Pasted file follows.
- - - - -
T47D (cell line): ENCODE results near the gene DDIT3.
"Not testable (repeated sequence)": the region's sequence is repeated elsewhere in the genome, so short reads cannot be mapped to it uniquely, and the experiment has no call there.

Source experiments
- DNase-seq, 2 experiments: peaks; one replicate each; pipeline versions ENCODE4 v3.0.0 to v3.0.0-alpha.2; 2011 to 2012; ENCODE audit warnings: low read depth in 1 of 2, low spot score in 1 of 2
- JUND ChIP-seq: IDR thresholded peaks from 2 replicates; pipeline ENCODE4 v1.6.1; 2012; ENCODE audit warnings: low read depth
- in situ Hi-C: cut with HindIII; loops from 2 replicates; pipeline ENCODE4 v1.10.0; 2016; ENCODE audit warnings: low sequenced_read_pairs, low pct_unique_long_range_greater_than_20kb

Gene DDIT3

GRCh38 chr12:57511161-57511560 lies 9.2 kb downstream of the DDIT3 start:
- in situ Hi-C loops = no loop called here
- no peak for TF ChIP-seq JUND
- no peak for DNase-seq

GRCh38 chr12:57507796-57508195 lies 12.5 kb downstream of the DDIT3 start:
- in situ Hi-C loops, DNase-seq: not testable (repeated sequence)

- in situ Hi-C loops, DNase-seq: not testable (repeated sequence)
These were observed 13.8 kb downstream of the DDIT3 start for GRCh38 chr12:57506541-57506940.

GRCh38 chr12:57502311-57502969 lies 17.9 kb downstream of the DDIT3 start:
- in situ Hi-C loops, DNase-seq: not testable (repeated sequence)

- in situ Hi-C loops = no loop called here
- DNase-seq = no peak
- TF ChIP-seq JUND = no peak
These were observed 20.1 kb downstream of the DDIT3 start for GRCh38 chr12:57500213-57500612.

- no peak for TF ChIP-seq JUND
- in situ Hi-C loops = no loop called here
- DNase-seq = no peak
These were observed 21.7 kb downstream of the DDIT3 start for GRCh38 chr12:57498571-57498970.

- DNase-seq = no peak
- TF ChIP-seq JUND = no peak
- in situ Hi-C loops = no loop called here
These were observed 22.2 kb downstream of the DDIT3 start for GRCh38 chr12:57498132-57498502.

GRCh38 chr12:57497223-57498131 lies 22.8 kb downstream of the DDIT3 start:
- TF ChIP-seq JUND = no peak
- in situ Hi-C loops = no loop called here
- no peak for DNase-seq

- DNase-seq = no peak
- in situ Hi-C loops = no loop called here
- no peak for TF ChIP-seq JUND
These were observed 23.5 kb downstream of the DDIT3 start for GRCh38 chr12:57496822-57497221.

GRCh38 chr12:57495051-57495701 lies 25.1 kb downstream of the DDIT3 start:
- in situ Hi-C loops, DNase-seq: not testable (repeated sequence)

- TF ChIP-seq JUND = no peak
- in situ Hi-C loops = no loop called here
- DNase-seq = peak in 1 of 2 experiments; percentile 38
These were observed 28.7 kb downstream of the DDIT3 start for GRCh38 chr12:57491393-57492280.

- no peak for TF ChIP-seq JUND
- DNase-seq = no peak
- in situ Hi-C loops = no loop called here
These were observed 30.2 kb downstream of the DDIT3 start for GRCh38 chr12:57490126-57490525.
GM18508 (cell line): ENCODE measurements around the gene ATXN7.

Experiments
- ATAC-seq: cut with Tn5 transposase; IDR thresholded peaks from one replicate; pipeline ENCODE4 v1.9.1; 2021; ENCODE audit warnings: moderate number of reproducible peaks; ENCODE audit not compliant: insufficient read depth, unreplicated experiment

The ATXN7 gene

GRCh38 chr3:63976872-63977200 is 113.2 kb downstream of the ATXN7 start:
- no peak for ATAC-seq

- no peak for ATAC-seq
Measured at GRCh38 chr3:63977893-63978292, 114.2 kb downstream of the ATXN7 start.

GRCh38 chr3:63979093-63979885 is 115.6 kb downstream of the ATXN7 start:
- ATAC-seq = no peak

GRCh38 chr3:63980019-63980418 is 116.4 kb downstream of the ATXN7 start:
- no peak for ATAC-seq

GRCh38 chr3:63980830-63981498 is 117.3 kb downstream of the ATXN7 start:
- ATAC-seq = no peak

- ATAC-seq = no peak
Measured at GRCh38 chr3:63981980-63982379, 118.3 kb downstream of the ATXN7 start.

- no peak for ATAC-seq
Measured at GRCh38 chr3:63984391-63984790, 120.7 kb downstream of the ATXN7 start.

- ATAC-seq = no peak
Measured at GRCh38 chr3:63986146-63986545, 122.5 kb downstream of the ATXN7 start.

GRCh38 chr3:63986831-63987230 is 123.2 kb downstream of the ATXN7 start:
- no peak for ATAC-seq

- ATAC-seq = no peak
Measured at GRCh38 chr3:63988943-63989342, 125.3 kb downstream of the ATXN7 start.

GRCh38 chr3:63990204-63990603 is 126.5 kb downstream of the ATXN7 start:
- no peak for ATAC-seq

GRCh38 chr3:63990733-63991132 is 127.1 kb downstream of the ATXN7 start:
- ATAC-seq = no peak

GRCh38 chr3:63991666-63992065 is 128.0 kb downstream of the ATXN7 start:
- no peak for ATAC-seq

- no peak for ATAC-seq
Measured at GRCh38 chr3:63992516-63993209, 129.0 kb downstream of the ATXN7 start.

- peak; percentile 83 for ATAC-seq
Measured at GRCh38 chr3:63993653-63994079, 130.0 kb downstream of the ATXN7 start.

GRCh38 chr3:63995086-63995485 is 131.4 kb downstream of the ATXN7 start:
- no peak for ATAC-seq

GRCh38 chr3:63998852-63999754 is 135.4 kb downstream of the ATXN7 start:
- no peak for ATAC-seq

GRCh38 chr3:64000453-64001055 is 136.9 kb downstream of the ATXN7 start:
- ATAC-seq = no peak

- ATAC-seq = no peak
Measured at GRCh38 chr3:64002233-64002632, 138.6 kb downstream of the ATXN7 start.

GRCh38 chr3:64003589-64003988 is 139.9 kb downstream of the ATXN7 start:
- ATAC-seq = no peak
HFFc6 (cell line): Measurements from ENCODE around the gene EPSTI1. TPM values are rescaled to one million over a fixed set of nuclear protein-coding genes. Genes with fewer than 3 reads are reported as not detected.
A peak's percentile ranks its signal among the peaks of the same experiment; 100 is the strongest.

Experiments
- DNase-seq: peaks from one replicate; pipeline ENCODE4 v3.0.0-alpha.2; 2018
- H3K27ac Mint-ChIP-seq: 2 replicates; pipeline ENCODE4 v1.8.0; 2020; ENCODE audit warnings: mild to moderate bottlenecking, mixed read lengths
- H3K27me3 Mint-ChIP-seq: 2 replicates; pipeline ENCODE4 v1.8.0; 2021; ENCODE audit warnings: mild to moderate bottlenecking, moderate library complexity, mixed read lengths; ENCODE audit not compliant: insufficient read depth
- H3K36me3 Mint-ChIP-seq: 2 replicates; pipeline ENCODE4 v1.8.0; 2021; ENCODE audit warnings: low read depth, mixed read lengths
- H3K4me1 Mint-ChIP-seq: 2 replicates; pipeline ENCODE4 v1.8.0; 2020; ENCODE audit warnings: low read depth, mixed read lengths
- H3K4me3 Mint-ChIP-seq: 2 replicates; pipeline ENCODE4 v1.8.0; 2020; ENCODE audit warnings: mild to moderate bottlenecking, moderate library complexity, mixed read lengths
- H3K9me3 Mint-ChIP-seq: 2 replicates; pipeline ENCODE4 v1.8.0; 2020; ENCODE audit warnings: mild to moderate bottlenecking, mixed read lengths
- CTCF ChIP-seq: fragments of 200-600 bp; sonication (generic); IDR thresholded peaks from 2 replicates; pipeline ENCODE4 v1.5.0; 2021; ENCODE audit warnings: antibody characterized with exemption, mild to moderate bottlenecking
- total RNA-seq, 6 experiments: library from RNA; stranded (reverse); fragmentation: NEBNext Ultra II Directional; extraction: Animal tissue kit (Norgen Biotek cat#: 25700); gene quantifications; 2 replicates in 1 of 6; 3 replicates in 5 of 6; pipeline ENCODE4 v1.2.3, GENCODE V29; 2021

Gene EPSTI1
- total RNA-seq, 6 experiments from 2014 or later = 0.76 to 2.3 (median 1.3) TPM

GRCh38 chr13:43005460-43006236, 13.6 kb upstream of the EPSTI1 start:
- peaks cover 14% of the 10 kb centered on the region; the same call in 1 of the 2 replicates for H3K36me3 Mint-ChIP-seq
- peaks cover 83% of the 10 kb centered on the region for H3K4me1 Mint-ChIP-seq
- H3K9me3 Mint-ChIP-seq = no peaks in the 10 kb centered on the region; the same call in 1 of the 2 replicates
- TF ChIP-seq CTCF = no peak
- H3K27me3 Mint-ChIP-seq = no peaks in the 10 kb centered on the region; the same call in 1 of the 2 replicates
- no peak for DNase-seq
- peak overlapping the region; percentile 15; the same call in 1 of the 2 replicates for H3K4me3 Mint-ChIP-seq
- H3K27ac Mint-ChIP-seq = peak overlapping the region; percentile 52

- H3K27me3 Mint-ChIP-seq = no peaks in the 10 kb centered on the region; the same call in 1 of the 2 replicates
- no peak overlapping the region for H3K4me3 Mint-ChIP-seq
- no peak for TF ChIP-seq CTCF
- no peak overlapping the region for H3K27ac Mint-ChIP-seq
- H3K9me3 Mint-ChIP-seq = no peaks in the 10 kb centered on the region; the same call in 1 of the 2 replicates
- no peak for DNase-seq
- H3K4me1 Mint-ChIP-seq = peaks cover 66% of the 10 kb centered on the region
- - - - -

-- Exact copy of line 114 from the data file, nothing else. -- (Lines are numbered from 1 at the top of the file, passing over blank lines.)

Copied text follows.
- H3K27ac Mint-ChIP-seq = peak overlapping the region; percentile 52